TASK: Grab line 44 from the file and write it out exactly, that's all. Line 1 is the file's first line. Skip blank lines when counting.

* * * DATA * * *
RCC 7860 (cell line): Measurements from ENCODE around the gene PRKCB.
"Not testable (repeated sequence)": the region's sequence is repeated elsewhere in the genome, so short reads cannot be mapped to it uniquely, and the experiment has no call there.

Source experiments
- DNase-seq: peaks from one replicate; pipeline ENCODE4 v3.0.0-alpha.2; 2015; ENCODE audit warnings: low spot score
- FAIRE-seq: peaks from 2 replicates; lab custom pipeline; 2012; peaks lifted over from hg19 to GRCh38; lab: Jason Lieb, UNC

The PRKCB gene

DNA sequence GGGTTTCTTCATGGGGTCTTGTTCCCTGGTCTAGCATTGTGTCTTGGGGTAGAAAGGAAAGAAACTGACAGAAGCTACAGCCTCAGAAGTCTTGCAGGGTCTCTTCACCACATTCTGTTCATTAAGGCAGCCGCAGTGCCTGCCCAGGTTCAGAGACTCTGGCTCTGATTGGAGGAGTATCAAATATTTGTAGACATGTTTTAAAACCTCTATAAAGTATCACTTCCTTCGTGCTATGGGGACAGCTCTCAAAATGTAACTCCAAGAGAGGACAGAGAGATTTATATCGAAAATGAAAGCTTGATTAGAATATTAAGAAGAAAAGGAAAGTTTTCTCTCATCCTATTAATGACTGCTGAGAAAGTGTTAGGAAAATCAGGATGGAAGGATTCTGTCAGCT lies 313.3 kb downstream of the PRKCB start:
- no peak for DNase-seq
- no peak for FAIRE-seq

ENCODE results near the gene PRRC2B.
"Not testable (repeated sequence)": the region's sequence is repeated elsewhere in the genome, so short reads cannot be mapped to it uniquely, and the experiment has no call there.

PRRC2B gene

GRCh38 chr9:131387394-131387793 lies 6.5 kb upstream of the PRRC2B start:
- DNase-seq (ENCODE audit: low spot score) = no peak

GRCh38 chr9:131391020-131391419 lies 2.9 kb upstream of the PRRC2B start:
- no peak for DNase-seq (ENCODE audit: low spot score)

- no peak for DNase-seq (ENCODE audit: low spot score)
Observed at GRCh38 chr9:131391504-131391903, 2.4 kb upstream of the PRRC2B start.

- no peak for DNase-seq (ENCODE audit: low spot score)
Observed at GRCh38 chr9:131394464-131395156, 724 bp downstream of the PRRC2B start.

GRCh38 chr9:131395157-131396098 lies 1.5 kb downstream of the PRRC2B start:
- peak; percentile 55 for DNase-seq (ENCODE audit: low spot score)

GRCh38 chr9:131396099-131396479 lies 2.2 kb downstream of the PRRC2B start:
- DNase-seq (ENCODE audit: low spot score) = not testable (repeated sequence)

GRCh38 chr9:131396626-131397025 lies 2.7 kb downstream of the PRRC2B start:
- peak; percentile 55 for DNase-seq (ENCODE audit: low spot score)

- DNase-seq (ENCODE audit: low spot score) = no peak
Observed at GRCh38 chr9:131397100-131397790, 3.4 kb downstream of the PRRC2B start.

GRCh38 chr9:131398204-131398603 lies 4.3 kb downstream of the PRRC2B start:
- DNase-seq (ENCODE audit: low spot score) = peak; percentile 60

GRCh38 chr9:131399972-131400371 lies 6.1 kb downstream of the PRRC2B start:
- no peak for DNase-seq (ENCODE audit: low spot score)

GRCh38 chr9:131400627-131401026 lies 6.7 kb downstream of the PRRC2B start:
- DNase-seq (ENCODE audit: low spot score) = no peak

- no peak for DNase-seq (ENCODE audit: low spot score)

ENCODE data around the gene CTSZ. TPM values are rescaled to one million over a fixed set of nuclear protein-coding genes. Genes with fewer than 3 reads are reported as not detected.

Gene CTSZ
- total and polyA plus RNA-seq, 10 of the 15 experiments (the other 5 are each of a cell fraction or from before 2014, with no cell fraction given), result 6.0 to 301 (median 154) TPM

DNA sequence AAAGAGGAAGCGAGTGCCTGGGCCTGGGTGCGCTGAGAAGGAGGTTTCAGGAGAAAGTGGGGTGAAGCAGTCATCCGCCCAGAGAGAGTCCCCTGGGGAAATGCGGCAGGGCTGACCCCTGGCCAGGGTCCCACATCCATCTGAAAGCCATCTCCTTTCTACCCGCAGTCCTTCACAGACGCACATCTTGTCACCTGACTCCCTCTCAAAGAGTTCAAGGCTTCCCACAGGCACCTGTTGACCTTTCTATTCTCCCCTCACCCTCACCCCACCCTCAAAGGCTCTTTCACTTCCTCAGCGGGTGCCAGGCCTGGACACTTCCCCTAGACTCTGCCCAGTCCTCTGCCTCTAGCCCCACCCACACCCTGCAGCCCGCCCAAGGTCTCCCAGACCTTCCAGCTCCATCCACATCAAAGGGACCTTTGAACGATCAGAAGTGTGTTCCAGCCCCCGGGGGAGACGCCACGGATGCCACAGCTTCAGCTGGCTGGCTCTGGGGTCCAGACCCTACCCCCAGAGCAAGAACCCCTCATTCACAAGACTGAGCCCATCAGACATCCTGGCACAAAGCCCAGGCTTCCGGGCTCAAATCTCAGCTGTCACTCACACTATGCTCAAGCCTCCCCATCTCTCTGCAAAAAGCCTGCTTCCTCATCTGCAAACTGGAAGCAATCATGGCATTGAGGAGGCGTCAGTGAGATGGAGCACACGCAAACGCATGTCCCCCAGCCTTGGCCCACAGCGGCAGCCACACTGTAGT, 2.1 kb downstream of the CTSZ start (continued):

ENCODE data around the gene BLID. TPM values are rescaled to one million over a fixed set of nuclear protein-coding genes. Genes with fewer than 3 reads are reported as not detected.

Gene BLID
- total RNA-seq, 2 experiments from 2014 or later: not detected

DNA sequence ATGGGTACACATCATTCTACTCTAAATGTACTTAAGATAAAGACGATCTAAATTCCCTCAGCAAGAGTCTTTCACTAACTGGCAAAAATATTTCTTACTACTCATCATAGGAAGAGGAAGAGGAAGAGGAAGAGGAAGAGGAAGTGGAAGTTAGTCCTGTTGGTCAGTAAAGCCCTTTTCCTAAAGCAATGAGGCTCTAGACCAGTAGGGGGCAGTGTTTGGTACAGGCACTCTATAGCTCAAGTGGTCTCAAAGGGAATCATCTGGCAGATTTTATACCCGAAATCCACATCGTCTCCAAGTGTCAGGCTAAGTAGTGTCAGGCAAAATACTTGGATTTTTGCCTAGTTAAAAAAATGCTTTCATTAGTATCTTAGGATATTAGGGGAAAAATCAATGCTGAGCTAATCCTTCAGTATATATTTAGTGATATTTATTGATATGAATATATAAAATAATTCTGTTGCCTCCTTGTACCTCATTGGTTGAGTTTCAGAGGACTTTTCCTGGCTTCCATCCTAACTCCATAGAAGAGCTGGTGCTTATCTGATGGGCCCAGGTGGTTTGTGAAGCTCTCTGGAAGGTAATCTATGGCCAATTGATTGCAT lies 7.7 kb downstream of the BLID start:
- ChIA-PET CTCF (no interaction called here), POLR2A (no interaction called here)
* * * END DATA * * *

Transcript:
- ChIA-PET CTCF (no interaction called here), POLR2A (no interaction called here)